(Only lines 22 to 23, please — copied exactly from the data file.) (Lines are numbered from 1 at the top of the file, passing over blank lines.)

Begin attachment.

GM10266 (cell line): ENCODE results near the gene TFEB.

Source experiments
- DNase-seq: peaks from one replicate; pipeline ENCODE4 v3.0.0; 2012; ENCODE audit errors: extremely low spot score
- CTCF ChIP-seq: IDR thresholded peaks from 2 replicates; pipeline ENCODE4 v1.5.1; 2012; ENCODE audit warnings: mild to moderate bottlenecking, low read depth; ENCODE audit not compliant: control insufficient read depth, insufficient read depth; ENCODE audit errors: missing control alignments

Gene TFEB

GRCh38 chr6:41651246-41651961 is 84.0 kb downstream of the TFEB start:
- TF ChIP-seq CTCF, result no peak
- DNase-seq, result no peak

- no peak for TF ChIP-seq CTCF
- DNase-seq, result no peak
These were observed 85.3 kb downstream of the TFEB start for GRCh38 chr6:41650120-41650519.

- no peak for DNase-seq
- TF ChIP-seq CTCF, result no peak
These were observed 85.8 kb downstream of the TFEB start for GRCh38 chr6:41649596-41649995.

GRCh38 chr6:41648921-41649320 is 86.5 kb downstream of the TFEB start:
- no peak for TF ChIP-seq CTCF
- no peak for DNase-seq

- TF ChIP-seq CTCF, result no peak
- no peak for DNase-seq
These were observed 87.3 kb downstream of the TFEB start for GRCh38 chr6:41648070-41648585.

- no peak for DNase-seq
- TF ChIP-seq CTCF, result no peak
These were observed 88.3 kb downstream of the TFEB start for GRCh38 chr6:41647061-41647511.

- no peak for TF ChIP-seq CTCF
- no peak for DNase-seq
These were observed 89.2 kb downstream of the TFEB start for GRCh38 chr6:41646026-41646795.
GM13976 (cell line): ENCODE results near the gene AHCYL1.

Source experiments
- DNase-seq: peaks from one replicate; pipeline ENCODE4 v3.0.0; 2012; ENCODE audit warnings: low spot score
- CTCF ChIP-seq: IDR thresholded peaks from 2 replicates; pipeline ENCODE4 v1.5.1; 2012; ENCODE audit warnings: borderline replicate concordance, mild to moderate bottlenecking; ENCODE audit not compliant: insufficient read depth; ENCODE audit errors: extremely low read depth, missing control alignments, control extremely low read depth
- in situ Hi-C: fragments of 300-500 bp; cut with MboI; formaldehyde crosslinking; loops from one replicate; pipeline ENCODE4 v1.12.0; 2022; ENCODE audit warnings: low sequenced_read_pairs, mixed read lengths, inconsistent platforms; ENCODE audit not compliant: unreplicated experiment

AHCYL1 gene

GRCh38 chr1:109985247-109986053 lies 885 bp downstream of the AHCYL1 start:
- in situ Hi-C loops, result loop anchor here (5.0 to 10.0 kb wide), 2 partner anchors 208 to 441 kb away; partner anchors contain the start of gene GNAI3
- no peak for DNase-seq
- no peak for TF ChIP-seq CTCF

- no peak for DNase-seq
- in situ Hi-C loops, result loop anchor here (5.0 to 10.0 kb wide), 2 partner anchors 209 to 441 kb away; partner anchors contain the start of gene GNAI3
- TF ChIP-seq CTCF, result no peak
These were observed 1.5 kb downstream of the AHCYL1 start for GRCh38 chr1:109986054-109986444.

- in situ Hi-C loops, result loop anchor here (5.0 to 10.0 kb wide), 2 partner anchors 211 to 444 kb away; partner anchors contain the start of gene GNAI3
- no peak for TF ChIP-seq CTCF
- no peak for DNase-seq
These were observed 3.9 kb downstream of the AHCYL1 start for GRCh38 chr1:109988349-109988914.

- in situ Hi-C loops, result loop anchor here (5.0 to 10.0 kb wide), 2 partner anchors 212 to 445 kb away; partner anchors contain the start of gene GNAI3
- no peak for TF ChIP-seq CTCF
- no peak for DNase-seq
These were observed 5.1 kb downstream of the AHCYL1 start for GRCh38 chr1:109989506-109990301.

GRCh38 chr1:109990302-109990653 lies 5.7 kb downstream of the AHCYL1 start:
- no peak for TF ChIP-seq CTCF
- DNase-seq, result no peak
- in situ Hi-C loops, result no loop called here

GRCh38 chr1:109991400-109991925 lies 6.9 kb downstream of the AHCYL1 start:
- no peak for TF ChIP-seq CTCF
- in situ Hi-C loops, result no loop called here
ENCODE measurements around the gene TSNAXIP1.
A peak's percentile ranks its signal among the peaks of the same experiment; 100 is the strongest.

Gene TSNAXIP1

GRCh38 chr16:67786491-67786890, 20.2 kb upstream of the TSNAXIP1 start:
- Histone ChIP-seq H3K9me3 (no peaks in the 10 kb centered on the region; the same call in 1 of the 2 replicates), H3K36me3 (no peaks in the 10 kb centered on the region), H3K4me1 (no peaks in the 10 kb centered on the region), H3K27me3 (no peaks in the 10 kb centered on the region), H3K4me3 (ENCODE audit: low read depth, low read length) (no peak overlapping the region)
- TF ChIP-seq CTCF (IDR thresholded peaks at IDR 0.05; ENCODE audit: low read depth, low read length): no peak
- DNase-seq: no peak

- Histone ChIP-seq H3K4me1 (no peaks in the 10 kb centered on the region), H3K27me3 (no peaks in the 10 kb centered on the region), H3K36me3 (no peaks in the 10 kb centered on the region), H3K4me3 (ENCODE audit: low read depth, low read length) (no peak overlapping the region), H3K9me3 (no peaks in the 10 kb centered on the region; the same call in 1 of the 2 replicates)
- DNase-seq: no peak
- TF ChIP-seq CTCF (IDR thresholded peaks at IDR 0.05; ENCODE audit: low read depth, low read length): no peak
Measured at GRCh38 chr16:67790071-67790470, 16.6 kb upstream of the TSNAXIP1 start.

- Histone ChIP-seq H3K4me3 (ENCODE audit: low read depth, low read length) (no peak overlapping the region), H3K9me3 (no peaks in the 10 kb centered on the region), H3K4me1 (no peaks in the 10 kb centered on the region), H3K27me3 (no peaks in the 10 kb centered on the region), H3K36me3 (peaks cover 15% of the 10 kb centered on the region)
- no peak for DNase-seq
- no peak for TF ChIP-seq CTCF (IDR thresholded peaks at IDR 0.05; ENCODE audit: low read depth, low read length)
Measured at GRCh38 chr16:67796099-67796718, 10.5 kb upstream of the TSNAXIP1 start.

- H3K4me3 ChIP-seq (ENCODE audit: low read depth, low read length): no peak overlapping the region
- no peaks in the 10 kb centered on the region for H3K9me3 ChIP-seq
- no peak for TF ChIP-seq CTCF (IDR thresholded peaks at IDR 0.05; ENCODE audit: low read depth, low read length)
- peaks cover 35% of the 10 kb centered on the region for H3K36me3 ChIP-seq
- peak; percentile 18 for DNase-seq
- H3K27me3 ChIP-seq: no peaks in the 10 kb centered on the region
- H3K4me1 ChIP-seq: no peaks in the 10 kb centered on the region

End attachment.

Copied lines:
- TF ChIP-seq CTCF, result no peak
These were observed 88.3 kb downstream of the TFEB start for GRCh38 chr6:41647061-41647511.